The US Court of Appeal has reversed a controversial decision that allowed a company promoting a film festival to use a copyrighted photograph on its website without having to pay the photographer that took it. In the original ruling the District Judge of the Eastern District of Virginia allowed the fee-free grab of the image under the rules of ‘fair use,' thus signaling it's okay to lift pictures from a photographer’s website.

An exhibit provided in the appeal showing Brammer's photo as it was seen on his Flickr profile. Note the clear 'All rights reserved' icon in the lower-right-hand corner.

Fortunately, in a new ruling, the Appeals Court has determined that the use of the picture was not acceptable ‘fair use’ and that Violent Hues Productions did indeed infringe the copyright of stock photographer Russell Brammer. In a test using four criteria the court found that Violent Hues Productions’ use of the image failed on all counts to pass as ‘fair use’. The court set out the criteria for fair use as being that the image shouldn’t be used for commercial purposes, whether the image had been transformed by the copier, how much of the image that was used and whether its use had an effect on its market value.

An exhibit provided in the appeal showing Brammer's photo as it was seen on the Violent Hues' website.

The image, showing a placed called Adams Morgan at night, was downloaded from photographer Brammer’s Flickr site and used by Violent Hues Productions to illustrate a ‘Plan Your Visit’ page on the website of the Northern Virginia International Film and Music Festival. The company initially claimed it didn’t know the image was copyrighted, despite Brammer using the words ‘All rights reserved’ beneath it. Violent Hues Productions also claimed the image was transformed by its cropping of it, and that the use was informational and of benefit to festival goers. The court ruled though that the cropping was done only to make the proportions of the image match others on the same page and that it didn’t constitute a ‘new expression, meaning or message’. The court also found that had the company paid Brammer for the picture its ability to inform festival goers would not have been hindered.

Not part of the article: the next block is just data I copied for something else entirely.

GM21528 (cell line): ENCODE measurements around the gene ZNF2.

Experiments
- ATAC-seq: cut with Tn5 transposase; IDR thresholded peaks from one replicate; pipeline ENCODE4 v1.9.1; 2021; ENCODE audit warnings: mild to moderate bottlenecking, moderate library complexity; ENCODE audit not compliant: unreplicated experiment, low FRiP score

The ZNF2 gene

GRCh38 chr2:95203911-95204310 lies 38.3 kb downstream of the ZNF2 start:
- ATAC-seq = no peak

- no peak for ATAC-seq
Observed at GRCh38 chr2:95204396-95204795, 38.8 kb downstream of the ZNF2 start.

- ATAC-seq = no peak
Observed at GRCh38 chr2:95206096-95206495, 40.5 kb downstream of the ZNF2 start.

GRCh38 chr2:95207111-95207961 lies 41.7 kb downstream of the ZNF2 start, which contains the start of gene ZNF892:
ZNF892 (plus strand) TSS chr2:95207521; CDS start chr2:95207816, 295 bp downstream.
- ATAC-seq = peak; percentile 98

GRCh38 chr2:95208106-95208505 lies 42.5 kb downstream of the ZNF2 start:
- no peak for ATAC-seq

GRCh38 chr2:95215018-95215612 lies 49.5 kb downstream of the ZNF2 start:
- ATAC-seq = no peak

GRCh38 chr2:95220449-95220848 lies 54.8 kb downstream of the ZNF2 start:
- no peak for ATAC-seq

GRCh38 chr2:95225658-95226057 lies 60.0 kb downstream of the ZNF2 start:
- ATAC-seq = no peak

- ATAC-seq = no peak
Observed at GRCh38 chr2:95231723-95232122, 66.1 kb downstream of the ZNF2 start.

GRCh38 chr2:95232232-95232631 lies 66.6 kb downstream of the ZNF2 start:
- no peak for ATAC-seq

It was also ruled that ‘if Violent Hues’ behavior became common and acceptable, the licensing market for Brammer’s work specifically, and professional photography more broadly, might well be dampened.’

It was also ruled that ‘if Violent Hues’ behavior became common and acceptable, the licensing market for Brammer’s work specifically, and professional photography more broadly, might well be dampened’ and the court went on to state ‘If the ordinary commercial use of stock photography constituted fair use, professional photographers would have little financial incentive to produce their work’.

In its conclusion the court said ‘What Violent Hues did was publish a tourism guide for a commercial event and include the photo to make the end product more visually interesting. Such a use would not constitute fair use when done in print, and it does not constitute fair use on the Internet. Violent Hues’ affirmative defense thus fails as a matter of law. For the foregoing reasons, we reverse the judgment of the district court and remand the case for further proceedings consistent with this opinion.’

The ruling is especially important as it underlines that commercial bodies do not have the right to lift images from the Internet to use for their own ends without paying the photographer, and that photographers do have protection from those that seek to behave in this way. The court specifically acknowledged that ‘the Internet has made copying as easy as a few clicks of a button’.